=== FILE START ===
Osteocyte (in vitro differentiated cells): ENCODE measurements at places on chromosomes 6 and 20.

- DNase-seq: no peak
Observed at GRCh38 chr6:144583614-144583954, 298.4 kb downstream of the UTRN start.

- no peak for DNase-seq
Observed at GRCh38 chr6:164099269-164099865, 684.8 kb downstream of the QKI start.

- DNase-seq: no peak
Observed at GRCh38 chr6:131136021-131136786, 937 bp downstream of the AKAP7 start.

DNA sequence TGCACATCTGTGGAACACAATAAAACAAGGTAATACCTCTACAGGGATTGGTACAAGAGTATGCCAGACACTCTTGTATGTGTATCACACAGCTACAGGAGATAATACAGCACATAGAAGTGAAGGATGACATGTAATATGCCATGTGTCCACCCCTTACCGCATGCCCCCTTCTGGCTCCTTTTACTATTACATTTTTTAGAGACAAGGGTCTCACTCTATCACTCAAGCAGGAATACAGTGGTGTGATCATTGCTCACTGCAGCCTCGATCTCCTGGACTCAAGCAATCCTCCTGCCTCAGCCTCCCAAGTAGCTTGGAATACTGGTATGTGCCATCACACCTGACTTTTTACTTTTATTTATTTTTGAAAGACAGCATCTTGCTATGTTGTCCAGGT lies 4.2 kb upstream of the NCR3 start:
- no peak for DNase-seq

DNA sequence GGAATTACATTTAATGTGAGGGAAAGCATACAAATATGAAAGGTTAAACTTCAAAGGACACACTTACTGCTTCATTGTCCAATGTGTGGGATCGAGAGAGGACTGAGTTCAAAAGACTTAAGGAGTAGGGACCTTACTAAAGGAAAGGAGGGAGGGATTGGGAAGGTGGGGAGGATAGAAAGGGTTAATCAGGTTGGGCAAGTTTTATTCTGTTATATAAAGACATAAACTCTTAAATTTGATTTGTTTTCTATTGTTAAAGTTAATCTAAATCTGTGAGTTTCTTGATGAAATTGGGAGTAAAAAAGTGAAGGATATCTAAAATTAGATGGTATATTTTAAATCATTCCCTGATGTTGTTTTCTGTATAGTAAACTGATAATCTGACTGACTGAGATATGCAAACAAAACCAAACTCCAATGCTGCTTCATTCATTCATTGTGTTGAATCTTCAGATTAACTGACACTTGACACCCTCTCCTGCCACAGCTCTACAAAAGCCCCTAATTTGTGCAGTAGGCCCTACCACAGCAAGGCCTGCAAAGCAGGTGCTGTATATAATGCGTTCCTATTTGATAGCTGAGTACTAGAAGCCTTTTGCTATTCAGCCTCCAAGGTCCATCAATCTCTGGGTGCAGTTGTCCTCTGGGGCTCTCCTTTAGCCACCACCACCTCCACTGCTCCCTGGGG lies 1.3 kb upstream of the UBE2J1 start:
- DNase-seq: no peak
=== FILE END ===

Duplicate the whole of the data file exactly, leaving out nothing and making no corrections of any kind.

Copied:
Osteocyte (in vitro differentiated cells): ENCODE measurements at places on chromosomes 6 and 20.

- DNase-seq: no peak
Observed at GRCh38 chr6:144583614-144583954, 298.4 kb downstream of the UTRN start.

- no peak for DNase-seq
Observed at GRCh38 chr6:164099269-164099865, 684.8 kb downstream of the QKI start.

- DNase-seq: no peak
Observed at GRCh38 chr6:131136021-131136786, 937 bp downstream of the AKAP7 start.

DNA sequence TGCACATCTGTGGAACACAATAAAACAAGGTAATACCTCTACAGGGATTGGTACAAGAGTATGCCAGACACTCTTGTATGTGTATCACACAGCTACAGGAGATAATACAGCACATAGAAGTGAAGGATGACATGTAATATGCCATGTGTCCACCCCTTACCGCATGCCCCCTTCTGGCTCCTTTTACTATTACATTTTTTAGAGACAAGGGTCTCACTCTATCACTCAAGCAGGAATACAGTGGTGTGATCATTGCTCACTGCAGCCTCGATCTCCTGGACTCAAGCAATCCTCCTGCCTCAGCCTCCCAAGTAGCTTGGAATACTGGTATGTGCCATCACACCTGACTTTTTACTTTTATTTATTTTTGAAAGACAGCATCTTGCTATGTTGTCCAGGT lies 4.2 kb upstream of the NCR3 start:
- no peak for DNase-seq

DNA sequence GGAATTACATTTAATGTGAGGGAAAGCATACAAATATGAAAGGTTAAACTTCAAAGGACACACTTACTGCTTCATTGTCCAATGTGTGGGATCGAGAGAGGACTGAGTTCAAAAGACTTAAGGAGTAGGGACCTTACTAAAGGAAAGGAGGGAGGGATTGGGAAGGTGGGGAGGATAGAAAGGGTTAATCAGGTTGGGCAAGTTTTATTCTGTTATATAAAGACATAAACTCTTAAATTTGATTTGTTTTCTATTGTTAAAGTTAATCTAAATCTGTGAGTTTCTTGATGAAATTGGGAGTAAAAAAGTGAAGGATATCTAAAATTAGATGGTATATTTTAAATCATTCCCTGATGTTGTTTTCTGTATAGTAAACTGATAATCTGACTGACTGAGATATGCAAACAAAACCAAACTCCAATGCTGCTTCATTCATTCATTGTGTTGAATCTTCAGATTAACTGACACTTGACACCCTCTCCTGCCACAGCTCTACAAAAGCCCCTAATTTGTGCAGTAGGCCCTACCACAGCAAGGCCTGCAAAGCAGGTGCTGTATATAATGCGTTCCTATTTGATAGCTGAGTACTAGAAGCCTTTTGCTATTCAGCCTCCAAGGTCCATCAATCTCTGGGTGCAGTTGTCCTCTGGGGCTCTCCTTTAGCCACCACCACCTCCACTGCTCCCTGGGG lies 1.3 kb upstream of the UBE2J1 start:
- DNase-seq: no peak